Further, the High Court, referring to St George, also held that for the purposes of the Civil Liability Act, there was no “requirement that one wrongdoer contribute to the wrongful actions of the other wrongdoer in order that they cause the same damage” as propounded in that case.

The second question – causation

The majority found at par [53] that “the question is whether each of them, separately, materially contributed to the loss or damage suffered”. The notion of material contribution only requires that the act or omission be ‘a cause’ to the loss or damage and not ‘the’ cause of the loss or damage.

The underlying theme of the judgment was that in determining cause, one must be aware of the harm suffered by Mitchell Morgan, being the inability to recover the funds.

The Court validated Hunt & Hunt’s submissions that the mortgage was ineffective for two reasons:

  1. The loan agreement was void for which cause rests with the fraudsters;
  2. The mortgage instrument was inappropriately drafted, for which cause rests with Hunt & Hunt.

Both of the above causes contributed to the inability of Mitchell Morgan to recover the funds it advanced, and for this reason both the fraudsters and Hunt & Hunt were held to be concurrent wrongdoers.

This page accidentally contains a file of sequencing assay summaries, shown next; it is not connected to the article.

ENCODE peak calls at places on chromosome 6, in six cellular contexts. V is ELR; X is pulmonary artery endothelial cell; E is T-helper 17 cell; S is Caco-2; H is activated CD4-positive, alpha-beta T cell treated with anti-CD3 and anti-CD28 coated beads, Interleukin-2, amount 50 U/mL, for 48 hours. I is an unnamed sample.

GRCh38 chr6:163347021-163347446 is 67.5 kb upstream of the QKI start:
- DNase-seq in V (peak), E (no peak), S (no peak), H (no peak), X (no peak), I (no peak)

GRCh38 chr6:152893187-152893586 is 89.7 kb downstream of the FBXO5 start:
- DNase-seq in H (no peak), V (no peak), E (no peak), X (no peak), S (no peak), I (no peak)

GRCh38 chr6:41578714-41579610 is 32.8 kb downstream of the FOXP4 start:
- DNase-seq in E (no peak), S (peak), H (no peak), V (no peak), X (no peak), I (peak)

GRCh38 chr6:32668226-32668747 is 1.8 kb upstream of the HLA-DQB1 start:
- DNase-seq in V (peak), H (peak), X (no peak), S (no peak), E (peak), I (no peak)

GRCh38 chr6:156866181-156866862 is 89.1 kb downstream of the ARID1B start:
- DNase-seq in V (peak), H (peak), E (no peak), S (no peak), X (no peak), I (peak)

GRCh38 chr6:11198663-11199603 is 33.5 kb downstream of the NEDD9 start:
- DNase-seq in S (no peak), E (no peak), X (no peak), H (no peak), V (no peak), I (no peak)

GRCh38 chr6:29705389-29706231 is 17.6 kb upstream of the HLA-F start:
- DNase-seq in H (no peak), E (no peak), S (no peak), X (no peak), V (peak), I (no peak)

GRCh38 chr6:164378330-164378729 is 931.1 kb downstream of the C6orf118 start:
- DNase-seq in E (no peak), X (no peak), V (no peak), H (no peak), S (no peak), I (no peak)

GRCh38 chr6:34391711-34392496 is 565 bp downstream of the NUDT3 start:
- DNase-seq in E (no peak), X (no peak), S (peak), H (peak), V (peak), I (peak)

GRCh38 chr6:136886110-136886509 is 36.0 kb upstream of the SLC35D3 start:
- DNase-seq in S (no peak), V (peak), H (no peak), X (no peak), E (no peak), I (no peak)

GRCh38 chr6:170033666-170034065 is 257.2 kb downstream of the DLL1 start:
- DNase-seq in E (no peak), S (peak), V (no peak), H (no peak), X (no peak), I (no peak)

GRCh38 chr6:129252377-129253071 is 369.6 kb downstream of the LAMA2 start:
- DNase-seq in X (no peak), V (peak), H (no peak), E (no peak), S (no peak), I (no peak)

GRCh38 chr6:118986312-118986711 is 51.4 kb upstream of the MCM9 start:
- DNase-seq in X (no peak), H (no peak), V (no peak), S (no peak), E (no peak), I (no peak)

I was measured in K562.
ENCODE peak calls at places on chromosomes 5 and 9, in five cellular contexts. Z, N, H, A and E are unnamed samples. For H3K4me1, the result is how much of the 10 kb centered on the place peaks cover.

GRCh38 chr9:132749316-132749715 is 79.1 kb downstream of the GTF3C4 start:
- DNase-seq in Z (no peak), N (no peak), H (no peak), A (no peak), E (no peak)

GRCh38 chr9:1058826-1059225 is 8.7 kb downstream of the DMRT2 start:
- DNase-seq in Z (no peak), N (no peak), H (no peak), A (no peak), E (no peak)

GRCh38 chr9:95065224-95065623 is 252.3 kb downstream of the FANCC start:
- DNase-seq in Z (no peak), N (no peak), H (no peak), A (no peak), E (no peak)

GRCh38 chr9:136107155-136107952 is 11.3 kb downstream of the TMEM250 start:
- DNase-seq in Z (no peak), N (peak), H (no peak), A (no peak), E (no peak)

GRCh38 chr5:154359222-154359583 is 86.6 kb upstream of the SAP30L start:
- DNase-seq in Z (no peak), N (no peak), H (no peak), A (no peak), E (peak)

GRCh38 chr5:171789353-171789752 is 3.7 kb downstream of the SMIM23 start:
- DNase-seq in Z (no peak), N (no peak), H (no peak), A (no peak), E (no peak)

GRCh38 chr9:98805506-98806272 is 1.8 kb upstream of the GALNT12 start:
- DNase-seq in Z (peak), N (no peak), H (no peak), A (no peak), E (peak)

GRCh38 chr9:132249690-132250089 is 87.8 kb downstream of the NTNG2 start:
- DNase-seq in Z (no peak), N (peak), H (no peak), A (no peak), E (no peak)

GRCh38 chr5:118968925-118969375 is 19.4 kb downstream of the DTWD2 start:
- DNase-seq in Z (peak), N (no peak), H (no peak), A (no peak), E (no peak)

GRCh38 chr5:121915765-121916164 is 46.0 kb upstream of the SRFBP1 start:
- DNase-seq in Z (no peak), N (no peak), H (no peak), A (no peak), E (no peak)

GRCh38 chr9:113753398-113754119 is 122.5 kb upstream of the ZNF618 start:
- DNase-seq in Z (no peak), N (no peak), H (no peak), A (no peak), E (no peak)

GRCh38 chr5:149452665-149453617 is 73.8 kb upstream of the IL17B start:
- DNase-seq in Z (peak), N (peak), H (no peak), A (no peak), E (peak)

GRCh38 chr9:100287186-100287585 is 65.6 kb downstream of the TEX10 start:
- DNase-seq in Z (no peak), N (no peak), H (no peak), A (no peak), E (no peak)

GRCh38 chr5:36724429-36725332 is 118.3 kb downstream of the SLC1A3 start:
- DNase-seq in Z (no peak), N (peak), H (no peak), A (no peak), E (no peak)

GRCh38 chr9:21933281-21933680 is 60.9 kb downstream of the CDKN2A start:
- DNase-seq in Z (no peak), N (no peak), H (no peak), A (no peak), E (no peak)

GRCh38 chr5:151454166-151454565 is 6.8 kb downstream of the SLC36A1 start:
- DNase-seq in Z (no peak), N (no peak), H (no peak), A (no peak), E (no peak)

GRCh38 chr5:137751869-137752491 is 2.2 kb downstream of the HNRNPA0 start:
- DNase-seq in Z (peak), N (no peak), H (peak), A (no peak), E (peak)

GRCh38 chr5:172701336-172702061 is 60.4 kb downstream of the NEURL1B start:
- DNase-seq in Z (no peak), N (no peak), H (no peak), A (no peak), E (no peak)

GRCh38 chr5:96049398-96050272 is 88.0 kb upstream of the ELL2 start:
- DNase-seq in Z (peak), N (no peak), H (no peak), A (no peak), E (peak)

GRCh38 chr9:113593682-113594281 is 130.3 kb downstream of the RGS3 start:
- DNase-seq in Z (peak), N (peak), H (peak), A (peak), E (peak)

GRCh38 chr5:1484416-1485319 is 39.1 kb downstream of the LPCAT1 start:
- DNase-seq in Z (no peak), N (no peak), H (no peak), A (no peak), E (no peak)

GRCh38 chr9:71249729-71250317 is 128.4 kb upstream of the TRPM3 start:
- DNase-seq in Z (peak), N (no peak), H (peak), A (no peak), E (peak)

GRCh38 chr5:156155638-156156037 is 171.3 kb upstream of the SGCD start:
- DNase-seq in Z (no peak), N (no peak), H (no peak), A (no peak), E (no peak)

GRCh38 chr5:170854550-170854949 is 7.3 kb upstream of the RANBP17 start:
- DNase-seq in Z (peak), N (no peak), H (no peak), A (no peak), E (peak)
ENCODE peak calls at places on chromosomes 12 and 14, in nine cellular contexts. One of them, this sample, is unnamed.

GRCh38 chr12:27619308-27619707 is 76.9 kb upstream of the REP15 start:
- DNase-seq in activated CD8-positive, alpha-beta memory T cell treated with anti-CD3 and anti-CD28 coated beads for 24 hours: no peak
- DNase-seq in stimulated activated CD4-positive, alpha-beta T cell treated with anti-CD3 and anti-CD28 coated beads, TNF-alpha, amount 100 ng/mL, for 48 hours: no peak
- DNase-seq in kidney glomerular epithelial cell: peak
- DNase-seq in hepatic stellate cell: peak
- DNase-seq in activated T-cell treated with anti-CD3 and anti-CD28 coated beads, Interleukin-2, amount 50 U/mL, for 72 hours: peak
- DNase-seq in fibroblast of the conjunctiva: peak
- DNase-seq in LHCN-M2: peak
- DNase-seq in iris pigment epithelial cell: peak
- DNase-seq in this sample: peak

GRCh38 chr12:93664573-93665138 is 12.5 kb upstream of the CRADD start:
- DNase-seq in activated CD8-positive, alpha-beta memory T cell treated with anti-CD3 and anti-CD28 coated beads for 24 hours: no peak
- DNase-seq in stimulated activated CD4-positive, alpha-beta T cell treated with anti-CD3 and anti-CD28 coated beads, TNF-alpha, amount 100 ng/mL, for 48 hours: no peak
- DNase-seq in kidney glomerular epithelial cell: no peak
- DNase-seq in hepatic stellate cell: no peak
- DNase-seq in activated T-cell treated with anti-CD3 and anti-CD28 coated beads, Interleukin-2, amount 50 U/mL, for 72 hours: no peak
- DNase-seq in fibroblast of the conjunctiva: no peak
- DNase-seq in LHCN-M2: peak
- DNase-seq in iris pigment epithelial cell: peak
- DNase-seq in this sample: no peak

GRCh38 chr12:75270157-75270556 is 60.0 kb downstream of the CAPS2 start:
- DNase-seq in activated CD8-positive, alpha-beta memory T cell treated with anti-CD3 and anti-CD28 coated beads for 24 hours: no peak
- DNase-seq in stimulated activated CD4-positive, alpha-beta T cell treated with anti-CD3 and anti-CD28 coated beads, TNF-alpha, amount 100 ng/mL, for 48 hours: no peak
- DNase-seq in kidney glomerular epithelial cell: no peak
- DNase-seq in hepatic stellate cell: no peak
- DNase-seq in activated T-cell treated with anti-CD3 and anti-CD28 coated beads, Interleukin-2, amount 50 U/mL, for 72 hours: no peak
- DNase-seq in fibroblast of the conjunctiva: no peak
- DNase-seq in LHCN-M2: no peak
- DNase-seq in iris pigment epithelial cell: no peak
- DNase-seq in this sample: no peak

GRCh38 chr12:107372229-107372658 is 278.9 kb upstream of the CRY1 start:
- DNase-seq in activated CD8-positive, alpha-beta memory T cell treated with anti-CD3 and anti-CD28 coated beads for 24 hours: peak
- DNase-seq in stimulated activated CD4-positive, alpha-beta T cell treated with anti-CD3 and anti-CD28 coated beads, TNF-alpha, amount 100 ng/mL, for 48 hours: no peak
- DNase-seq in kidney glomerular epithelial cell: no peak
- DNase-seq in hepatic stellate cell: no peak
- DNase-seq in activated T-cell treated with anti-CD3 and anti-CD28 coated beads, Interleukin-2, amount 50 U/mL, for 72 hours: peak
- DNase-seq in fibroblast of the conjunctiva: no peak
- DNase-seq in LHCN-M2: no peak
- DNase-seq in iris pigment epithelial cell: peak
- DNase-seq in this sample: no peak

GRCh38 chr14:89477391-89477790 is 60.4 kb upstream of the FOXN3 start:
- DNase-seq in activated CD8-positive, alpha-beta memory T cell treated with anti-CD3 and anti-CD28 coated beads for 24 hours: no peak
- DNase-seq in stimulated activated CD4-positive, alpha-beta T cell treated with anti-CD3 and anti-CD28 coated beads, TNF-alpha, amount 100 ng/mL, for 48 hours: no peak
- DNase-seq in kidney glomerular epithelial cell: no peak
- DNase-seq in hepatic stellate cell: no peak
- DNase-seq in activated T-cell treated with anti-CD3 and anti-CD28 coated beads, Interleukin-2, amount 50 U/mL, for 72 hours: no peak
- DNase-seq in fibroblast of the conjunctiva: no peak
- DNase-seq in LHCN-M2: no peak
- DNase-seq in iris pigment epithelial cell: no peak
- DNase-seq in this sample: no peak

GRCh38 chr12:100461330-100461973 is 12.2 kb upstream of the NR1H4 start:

With reference to policy considerations, it was found that Mitchell Morgan should not recover from Hunt & Hunt any more than that for which Hunt & Hunt is responsible, as found by the primary judge.


The majority took a liberal approach when interpreting the Civil Liability Act’s proportionate liability regime. Essentially, Mitchell Morgan’s claim against Hunt & Hunt was based on a different cause of action from its claim against the fraudsters, but was simultaneously founded on Mitchell Morgan’s inability to recover the monies advanced. For this reason, Hunt & Hunt were concurrent wrongdoers.


Professionals are often insured against liability and for this reason are usually the sole targets of legal action, despite the contribution of the wrong of others.
Under the common law, the risk lies with the defendant where a plaintiff can sue and recover his or her loss from one wrongdoer, leaving that wrongdoer to seek contribution from other wrongdoers. Under Pt 4 of the Civil Liability Act, the liability of a concurrent wrongdoer is limited to the proportion of the loss or damage they caused and it is irrelevant whether a concurrent wrongdoer is insolvent, wound up, ceases to exist or has died. As a result, it is necessary that plaintiffs sue all wrongdoers to recover the total loss. The risk of a possible failure to recover the whole of the claim has shifted to the plaintiff.

In light of the minority judgment, the case fails to deliver the clarity required in this sphere of legal interpretation. The task of determining concurrent wrongdoers remains laborious.

However, the case does shed light on a possible new era of liberal interpretation in this area. It is somewhat promising for insurers, where the emphasis has long been on the narrow construction of Pt 4 as propounded in St George. The more liberal approach serves the underlying policy considerations of the provisions and although identification remains difficult, the outlook appears positive for insurers.